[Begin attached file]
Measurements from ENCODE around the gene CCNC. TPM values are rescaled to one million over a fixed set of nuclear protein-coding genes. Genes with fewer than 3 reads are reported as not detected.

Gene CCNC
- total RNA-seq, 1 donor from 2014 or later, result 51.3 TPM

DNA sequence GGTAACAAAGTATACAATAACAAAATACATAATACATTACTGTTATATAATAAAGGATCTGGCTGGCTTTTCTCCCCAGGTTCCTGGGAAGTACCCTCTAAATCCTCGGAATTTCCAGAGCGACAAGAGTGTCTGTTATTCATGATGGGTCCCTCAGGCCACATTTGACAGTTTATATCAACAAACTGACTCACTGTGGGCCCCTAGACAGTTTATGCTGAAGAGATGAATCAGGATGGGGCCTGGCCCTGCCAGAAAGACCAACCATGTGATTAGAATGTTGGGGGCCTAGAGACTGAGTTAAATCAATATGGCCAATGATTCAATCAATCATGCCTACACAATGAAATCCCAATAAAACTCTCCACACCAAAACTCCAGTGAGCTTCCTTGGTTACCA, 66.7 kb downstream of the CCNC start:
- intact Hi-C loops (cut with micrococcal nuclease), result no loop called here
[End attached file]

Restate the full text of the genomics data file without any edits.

Measurements from ENCODE around the gene CCNC. TPM values are rescaled to one million over a fixed set of nuclear protein-coding genes. Genes with fewer than 3 reads are reported as not detected.

Gene CCNC
- total RNA-seq, 1 donor from 2014 or later, result 51.3 TPM

DNA sequence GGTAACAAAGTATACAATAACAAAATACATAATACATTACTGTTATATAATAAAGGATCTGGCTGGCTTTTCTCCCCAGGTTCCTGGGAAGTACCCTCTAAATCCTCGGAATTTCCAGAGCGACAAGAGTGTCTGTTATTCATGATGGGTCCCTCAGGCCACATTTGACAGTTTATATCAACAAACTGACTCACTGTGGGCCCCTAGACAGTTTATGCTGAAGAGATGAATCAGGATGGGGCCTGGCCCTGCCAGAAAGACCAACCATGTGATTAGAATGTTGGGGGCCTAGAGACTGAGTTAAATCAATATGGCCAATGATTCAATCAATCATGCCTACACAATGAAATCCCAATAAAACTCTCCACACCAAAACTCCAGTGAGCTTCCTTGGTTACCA, 66.7 kb downstream of the CCNC start:
- intact Hi-C loops (cut with micrococcal nuclease), result no loop called here